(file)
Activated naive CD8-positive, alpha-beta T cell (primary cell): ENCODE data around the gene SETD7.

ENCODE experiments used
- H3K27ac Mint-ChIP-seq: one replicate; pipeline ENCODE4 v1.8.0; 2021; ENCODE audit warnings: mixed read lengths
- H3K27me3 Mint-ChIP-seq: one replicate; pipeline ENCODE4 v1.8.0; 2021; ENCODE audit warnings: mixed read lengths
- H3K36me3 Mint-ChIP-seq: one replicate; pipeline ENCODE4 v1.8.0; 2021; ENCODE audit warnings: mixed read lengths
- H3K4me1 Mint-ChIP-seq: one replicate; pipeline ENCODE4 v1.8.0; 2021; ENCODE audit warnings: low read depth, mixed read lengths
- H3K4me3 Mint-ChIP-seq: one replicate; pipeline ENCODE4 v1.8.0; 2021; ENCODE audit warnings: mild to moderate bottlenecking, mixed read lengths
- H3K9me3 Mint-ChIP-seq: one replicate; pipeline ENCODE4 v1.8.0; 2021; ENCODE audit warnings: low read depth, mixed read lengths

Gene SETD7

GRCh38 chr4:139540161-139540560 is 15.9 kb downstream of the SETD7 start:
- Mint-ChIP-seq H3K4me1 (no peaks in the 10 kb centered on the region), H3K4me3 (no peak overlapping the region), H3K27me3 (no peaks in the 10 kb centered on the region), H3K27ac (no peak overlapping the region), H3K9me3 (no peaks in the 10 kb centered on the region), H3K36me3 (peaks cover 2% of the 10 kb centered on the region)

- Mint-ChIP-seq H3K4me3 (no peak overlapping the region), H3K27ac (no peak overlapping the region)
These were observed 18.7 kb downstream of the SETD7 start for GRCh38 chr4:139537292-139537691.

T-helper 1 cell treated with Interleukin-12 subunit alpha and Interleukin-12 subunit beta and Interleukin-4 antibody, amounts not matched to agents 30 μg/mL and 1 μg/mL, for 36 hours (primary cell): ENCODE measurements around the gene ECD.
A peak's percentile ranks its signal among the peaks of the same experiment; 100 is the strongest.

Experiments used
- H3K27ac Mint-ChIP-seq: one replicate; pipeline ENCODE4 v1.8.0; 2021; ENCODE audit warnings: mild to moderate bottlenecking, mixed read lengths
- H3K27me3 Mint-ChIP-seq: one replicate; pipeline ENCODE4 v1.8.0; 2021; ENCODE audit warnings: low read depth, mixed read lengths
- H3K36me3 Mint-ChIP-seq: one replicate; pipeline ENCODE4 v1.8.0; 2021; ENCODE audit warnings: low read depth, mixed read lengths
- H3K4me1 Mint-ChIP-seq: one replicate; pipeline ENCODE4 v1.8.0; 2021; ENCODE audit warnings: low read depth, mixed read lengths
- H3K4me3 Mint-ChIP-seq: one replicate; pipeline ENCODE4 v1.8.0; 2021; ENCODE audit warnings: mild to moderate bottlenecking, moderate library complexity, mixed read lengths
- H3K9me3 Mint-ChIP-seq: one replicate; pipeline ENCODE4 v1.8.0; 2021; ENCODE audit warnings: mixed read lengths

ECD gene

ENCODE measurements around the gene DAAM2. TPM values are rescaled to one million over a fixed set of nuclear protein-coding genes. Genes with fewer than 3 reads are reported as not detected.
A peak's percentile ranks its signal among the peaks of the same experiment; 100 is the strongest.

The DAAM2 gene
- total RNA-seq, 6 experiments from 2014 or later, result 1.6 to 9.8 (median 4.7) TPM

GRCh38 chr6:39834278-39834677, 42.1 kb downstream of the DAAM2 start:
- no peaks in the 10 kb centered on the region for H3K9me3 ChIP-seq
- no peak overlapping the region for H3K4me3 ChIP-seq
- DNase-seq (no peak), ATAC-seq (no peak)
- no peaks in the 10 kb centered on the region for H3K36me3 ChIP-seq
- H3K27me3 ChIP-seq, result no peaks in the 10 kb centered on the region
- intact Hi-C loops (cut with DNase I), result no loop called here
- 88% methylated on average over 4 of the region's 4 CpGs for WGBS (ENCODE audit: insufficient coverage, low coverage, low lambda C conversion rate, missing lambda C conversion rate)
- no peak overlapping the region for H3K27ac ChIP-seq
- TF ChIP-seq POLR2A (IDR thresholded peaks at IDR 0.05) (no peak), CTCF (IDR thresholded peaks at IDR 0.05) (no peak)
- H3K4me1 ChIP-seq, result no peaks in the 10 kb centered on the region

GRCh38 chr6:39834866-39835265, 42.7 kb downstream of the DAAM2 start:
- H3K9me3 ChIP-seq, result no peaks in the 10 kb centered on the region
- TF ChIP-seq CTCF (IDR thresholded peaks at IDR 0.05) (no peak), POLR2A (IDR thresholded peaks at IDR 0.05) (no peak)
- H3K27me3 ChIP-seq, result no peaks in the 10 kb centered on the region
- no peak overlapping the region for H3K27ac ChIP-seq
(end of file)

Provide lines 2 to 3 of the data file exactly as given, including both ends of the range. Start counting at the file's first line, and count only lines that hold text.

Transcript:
ENCODE experiments used
- H3K27ac Mint-ChIP-seq: one replicate; pipeline ENCODE4 v1.8.0; 2021; ENCODE audit warnings: mixed read lengths